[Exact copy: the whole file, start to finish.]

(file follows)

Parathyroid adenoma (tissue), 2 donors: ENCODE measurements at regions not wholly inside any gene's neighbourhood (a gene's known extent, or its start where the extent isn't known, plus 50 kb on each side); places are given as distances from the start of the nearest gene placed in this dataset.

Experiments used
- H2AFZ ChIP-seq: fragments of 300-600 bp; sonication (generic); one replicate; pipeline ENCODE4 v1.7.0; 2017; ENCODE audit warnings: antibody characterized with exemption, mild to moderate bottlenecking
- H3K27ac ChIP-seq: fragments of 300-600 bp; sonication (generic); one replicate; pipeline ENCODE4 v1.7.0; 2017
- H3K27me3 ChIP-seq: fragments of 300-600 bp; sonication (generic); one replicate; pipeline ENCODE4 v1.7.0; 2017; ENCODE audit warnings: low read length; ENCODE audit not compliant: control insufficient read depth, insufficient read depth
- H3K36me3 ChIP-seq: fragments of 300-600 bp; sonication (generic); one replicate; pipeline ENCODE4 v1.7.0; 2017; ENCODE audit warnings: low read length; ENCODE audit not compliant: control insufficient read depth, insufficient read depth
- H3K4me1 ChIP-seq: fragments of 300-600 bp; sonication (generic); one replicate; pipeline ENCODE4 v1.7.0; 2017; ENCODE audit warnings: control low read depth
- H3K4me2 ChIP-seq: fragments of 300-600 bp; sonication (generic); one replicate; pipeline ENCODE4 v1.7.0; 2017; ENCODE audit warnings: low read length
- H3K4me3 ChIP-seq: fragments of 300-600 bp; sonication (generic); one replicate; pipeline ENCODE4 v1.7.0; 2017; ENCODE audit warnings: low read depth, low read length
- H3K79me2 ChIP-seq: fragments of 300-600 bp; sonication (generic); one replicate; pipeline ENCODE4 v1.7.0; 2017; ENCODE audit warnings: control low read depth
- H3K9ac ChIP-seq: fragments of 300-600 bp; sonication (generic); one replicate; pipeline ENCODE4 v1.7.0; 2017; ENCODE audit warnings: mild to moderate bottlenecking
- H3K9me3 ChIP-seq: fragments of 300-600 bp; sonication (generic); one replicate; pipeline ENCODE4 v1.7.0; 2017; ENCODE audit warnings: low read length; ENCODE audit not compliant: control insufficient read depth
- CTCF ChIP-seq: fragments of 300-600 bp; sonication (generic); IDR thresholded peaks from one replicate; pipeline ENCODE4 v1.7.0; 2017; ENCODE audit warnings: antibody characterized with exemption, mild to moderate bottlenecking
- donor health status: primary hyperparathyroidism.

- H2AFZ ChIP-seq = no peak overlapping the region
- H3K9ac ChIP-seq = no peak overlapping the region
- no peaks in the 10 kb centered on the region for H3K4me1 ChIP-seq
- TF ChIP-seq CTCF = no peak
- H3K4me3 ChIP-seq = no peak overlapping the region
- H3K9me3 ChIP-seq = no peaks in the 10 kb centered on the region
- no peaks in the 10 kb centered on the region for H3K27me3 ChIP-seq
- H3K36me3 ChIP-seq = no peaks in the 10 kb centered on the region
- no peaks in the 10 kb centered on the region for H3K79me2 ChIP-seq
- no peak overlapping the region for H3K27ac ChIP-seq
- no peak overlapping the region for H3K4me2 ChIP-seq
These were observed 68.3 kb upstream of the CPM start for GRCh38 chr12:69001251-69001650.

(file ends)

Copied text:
Parathyroid adenoma (tissue), 2 donors: ENCODE measurements at regions not wholly inside any gene's neighbourhood (a gene's known extent, or its start where the extent isn't known, plus 50 kb on each side); places are given as distances from the start of the nearest gene placed in this dataset.

Experiments used
- H2AFZ ChIP-seq: fragments of 300-600 bp; sonication (generic); one replicate; pipeline ENCODE4 v1.7.0; 2017; ENCODE audit warnings: antibody characterized with exemption, mild to moderate bottlenecking
- H3K27ac ChIP-seq: fragments of 300-600 bp; sonication (generic); one replicate; pipeline ENCODE4 v1.7.0; 2017
- H3K27me3 ChIP-seq: fragments of 300-600 bp; sonication (generic); one replicate; pipeline ENCODE4 v1.7.0; 2017; ENCODE audit warnings: low read length; ENCODE audit not compliant: control insufficient read depth, insufficient read depth
- H3K36me3 ChIP-seq: fragments of 300-600 bp; sonication (generic); one replicate; pipeline ENCODE4 v1.7.0; 2017; ENCODE audit warnings: low read length; ENCODE audit not compliant: control insufficient read depth, insufficient read depth
- H3K4me1 ChIP-seq: fragments of 300-600 bp; sonication (generic); one replicate; pipeline ENCODE4 v1.7.0; 2017; ENCODE audit warnings: control low read depth
- H3K4me2 ChIP-seq: fragments of 300-600 bp; sonication (generic); one replicate; pipeline ENCODE4 v1.7.0; 2017; ENCODE audit warnings: low read length
- H3K4me3 ChIP-seq: fragments of 300-600 bp; sonication (generic); one replicate; pipeline ENCODE4 v1.7.0; 2017; ENCODE audit warnings: low read depth, low read length
- H3K79me2 ChIP-seq: fragments of 300-600 bp; sonication (generic); one replicate; pipeline ENCODE4 v1.7.0; 2017; ENCODE audit warnings: control low read depth
- H3K9ac ChIP-seq: fragments of 300-600 bp; sonication (generic); one replicate; pipeline ENCODE4 v1.7.0; 2017; ENCODE audit warnings: mild to moderate bottlenecking
- H3K9me3 ChIP-seq: fragments of 300-600 bp; sonication (generic); one replicate; pipeline ENCODE4 v1.7.0; 2017; ENCODE audit warnings: low read length; ENCODE audit not compliant: control insufficient read depth
- CTCF ChIP-seq: fragments of 300-600 bp; sonication (generic); IDR thresholded peaks from one replicate; pipeline ENCODE4 v1.7.0; 2017; ENCODE audit warnings: antibody characterized with exemption, mild to moderate bottlenecking
- donor health status: primary hyperparathyroidism.

- H2AFZ ChIP-seq = no peak overlapping the region
- H3K9ac ChIP-seq = no peak overlapping the region
- no peaks in the 10 kb centered on the region for H3K4me1 ChIP-seq
- TF ChIP-seq CTCF = no peak
- H3K4me3 ChIP-seq = no peak overlapping the region
- H3K9me3 ChIP-seq = no peaks in the 10 kb centered on the region
- no peaks in the 10 kb centered on the region for H3K27me3 ChIP-seq
- H3K36me3 ChIP-seq = no peaks in the 10 kb centered on the region
- no peaks in the 10 kb centered on the region for H3K79me2 ChIP-seq
- no peak overlapping the region for H3K27ac ChIP-seq
- no peak overlapping the region for H3K4me2 ChIP-seq
These were observed 68.3 kb upstream of the CPM start for GRCh38 chr12:69001251-69001650.